Friday, May 18, 2012

Natas Pastries: Po Tat Til 11pm in San FERNANDO Valley!?!

Dim sum lovers know that little palm-sized bright cheery circle of sunshine - dan tat 蛋撻 or egg custard tart - makes for a happy finish to the meal.  Its cousin, po tat 葡撻, which originated in Macau and is typically recognized by its lightly bruleed top - had also become very popular at dim sum houses everywhere.

Before last week, this Valley girl (as in SFV) had to trek to the SGV to get my fix of either tart.  But on a whim, or just from sheer exhaustion from my daily hour plus commute, I had stopped by a Portugese bakery that I must have driven past a thousand times.  The minute I set foot in the place I wish I had stopped by MUCH sooner...because they have PO TAT!!!!!!  Ok, not really - they are "natas" not po tat, but very close!!

So for those who aren't familiar, what exactly is a po tat? It's a tart filled with a custard that is slightly caramelized on top, and tastes like a lighter, much less sweet, more airy version of creme crulee! The main difference between this and a dan tat is that the 'crust' is more flaky vs. a denser, more buttery, more cookie-like crust - and the caramelization of that top layer of custard.  

Po tat originated from pasteis de nata in Lisbon, where legend has it 18th century Catholic nuns created this confection from leftover egg yolk, and a closely guarded recipe that is believed to include milk, sugar, butter, water, salt. 

When Europeans arrived in Macau, as the story goes, an Englishman brought natas with him - the tart was made popular in the Portugese colony and made its way from there to Hong Kong and Mainland China, where it evolved into dan tat, first served in tea houses, then as a staple of dim sum meals!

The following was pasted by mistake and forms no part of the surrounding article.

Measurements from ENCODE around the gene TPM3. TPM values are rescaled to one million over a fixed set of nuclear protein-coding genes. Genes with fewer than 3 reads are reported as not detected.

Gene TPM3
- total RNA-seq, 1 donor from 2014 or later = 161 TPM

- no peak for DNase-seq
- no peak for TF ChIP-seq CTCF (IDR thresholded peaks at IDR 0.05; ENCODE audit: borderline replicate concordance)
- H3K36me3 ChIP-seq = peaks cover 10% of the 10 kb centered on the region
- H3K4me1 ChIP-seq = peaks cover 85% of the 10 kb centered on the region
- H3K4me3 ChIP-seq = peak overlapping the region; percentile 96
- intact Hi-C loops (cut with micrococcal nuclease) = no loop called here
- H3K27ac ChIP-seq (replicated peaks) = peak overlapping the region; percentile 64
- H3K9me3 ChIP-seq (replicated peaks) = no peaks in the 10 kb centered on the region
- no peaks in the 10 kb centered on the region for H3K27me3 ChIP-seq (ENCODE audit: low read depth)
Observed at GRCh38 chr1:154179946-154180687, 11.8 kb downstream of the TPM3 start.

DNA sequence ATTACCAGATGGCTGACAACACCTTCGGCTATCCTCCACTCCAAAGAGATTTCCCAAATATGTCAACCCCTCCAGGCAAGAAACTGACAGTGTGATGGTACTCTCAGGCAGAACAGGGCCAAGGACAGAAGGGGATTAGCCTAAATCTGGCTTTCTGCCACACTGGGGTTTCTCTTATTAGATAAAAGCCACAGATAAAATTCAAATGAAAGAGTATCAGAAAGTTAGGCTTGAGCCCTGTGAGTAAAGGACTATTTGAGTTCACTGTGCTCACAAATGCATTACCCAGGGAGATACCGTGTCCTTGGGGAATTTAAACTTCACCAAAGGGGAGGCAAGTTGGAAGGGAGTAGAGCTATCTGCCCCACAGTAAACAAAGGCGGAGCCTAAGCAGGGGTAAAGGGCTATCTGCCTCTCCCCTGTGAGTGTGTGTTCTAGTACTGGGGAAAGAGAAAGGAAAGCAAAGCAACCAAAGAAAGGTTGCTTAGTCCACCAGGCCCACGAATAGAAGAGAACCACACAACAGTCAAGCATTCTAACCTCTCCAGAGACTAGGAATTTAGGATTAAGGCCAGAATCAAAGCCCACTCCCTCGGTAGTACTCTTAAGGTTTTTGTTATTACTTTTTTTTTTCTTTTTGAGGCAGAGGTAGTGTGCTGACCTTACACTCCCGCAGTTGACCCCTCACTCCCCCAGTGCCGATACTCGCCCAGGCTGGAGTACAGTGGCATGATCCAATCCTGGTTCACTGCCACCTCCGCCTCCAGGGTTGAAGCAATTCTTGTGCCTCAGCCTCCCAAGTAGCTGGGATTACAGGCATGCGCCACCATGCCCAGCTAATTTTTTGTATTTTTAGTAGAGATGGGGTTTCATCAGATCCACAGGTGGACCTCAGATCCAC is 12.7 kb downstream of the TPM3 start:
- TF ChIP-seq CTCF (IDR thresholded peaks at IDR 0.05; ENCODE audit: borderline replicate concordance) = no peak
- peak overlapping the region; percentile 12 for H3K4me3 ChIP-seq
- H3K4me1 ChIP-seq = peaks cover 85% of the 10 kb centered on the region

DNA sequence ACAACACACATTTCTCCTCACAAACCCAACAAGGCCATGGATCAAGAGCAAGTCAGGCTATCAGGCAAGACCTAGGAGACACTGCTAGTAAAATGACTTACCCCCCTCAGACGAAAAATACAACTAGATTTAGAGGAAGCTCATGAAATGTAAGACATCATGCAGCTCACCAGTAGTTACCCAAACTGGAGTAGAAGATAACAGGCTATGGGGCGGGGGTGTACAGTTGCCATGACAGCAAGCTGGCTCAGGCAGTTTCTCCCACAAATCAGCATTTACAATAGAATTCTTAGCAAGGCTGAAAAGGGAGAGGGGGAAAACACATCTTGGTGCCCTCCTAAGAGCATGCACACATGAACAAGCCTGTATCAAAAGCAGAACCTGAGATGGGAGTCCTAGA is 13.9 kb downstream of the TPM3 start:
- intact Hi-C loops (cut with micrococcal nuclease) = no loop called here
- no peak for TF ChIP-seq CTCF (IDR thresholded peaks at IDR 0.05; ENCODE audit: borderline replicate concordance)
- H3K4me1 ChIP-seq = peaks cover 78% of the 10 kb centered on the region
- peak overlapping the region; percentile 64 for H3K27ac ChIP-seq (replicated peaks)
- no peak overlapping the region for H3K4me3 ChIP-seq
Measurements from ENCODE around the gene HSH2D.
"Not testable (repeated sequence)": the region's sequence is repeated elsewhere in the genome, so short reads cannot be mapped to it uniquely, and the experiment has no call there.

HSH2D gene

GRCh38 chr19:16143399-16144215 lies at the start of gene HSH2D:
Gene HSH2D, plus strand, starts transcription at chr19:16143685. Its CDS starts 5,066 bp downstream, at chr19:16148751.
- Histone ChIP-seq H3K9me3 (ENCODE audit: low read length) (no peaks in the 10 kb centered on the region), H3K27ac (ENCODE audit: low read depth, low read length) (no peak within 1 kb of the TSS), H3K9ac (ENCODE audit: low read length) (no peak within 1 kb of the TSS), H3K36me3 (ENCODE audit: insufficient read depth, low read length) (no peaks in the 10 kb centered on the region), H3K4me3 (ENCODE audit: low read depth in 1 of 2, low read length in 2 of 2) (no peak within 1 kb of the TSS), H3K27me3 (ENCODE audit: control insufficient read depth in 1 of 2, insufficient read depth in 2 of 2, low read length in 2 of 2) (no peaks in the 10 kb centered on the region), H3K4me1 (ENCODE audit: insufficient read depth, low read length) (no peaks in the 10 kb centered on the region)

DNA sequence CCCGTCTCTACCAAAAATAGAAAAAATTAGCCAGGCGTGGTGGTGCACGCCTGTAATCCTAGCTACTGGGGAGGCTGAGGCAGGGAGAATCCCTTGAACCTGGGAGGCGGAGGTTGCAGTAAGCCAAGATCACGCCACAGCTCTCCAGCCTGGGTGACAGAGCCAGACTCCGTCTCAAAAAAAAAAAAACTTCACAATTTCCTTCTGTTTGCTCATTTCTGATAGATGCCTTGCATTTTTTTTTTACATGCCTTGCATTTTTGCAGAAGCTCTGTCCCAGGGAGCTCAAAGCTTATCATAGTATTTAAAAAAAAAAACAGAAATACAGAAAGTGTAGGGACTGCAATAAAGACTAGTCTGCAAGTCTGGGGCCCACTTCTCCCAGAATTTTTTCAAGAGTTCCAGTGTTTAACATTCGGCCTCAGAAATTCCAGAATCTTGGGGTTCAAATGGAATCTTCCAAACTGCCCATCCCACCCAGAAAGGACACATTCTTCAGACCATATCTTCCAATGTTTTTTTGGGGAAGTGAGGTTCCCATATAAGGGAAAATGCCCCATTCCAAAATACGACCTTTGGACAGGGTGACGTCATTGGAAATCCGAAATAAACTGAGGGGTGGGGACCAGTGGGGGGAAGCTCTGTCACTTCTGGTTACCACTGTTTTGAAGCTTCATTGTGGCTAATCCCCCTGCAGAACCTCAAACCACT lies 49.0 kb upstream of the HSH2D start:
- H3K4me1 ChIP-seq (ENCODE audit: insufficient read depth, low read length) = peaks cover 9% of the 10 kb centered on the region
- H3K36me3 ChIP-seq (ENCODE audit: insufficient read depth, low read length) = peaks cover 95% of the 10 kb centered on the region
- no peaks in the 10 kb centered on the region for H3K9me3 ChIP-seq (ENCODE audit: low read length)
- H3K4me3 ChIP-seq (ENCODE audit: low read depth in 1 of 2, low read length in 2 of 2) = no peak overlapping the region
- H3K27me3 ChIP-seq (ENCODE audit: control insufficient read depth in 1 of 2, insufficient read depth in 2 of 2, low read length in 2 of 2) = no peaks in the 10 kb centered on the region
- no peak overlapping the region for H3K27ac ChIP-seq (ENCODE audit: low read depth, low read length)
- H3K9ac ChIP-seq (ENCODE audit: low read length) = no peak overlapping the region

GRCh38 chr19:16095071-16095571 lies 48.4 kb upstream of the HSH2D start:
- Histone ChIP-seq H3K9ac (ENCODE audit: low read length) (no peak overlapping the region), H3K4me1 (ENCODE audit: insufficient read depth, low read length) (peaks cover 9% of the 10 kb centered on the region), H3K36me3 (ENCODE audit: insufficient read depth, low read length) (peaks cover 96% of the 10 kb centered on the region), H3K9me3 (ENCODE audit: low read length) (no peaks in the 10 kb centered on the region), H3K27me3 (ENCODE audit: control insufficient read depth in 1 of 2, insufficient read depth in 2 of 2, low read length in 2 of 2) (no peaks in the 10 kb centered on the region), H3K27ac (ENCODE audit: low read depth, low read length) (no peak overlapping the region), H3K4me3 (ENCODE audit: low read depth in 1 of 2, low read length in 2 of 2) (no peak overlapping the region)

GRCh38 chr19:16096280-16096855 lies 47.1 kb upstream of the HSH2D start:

Anyways, back to Sherman Oaks and Natas, a cozy cafe in a small strip mall on Ventura - apparently, "nata" means cream, and that is what chef Fatima Marques chose to name her lovely little nook of a cafe!  A charming space with blue and white tiles, chandeliers and rustic wooden furniture, parking may be hard to come by since Natas is well known in the area now for its authentic Portugese pastries - but it's worth the trouble!

So, what is served at Natas Pastries is the original - the pastry that preceded po tat and dan tat. 

The difference between pasteis de natas ($2 each or dozen minis for $15) and po tat seems to be that the crust is way more flaky, like layers of phyllo, and served very crisp, with a sprinkling of cinnamon and powdered sugar on top.  How'd it taste? Gorgeous. Especially when fresh out of the oven, with the centers still warm and soft and silky smooth - nicely offset by the crisp flaky crust - the caramelization perfectly in balance with the more subtly sweet custard below. I still prefer po tat with its denser crust, but Natas' natas are amazing too, especially to have in the SFV!!!
Natas also serves a full menu of breakfast, lunch and dinner featuring Portugese tapas.

All this, and unlike other bakeries - or even just businesses in general - in the SFV - they are open til 11pm daily!!!  So gainfully employed folks who don't work in the area actually have a shot at the little rounds of wonderfulness - a bit of sweetness to look forward to at the end of a long day!

Gonna be back way too often (gotta make up for lost time)!!

Natas Pastries
13317 Ventura Blvd, Sherman Oaks,CA91423
Ph: 818.530.5888 

Parking: Limited spaces in open lot attached to strip mall, or meters on Ventura Blvd.


Natas Pastries on Urbanspoon

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